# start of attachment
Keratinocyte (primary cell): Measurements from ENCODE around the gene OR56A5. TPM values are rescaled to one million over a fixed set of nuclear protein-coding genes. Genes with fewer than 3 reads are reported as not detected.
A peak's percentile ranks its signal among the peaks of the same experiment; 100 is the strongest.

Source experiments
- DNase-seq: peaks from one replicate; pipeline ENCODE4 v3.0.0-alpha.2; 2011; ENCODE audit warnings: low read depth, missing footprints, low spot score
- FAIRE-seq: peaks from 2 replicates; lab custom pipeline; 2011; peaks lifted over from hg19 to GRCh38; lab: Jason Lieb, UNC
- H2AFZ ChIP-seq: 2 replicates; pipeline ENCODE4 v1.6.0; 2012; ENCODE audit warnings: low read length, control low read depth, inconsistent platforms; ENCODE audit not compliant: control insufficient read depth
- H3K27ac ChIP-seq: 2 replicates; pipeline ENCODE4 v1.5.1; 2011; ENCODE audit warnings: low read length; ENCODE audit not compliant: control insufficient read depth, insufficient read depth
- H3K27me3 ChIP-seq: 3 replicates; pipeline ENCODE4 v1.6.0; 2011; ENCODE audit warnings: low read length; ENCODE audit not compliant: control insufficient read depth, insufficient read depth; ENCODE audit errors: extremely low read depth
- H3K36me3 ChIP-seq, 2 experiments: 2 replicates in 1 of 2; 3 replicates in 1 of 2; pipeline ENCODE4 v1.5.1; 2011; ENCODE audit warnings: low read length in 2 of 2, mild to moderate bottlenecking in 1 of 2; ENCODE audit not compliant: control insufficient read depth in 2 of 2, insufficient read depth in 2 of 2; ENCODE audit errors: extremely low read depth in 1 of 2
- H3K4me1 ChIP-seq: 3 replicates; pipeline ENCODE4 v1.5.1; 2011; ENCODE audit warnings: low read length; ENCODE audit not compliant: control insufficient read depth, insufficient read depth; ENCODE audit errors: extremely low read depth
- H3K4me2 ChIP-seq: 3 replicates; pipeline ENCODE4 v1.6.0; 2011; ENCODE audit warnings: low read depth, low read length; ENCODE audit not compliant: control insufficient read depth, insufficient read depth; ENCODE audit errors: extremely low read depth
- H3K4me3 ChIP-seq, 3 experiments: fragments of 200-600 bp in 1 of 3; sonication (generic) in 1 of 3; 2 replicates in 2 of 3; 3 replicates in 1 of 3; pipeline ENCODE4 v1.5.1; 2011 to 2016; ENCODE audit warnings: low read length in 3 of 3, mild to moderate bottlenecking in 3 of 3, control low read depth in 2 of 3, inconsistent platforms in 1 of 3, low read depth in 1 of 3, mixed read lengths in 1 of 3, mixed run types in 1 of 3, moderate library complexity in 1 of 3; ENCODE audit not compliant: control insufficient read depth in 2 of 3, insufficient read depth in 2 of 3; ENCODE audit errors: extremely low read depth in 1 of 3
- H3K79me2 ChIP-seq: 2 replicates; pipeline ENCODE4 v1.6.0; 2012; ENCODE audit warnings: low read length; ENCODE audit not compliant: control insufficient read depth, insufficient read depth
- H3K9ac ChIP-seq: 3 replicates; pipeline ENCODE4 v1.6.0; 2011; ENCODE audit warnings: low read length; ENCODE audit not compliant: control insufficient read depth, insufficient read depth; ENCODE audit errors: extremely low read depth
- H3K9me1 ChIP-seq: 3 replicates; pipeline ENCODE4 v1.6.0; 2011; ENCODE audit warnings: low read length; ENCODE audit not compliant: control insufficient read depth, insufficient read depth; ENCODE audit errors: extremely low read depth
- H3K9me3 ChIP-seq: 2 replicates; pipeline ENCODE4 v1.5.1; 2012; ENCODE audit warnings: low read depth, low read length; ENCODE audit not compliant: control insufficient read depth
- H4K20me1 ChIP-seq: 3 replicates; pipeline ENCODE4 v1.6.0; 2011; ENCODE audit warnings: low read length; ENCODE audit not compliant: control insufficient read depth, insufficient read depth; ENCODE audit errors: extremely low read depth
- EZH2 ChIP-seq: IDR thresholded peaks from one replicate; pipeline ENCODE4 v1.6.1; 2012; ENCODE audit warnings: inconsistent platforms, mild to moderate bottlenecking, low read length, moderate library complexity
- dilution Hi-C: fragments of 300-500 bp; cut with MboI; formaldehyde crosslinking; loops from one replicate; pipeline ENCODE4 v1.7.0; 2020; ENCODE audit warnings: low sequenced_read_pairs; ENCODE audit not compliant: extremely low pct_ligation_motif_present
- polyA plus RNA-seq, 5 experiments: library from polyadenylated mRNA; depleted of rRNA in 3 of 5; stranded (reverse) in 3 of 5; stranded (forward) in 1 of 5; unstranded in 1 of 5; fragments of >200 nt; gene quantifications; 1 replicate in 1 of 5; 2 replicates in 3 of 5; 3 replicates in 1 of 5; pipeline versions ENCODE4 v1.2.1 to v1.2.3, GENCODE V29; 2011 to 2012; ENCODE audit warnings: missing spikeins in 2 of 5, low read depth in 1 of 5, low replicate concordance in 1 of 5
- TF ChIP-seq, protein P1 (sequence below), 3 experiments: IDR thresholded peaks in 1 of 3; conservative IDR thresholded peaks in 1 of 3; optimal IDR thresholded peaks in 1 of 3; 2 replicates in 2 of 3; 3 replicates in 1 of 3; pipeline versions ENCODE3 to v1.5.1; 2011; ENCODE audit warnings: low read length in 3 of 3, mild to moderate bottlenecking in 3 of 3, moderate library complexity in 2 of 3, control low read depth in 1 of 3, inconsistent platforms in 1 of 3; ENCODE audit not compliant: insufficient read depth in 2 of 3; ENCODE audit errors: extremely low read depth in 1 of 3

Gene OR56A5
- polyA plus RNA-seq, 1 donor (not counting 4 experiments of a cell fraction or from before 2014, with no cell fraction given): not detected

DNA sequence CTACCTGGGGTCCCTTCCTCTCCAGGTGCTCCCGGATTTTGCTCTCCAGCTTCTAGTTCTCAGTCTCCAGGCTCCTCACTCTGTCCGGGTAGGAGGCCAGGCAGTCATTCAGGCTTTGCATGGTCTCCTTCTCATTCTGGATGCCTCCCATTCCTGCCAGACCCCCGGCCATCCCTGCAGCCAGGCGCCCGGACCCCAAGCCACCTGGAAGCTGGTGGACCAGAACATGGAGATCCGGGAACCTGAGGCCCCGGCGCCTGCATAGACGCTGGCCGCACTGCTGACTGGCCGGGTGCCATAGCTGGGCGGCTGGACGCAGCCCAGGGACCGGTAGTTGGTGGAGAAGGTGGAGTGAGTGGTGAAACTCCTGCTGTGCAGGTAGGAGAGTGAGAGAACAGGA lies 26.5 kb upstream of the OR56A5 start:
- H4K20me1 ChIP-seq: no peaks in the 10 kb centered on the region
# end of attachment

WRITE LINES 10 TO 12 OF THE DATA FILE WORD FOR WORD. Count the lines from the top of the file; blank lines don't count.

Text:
- H3K4me1 ChIP-seq: 3 replicates; pipeline ENCODE4 v1.5.1; 2011; ENCODE audit warnings: low read length; ENCODE audit not compliant: control insufficient read depth, insufficient read depth; ENCODE audit errors: extremely low read depth
- H3K4me2 ChIP-seq: 3 replicates; pipeline ENCODE4 v1.6.0; 2011; ENCODE audit warnings: low read depth, low read length; ENCODE audit not compliant: control insufficient read depth, insufficient read depth; ENCODE audit errors: extremely low read depth
- H3K4me3 ChIP-seq, 3 experiments: fragments of 200-600 bp in 1 of 3; sonication (generic) in 1 of 3; 2 replicates in 2 of 3; 3 replicates in 1 of 3; pipeline ENCODE4 v1.5.1; 2011 to 2016; ENCODE audit warnings: low read length in 3 of 3, mild to moderate bottlenecking in 3 of 3, control low read depth in 2 of 3, inconsistent platforms in 1 of 3, low read depth in 1 of 3, mixed read lengths in 1 of 3, mixed run types in 1 of 3, moderate library complexity in 1 of 3; ENCODE audit not compliant: control insufficient read depth in 2 of 3, insufficient read depth in 2 of 3; ENCODE audit errors: extremely low read depth in 1 of 3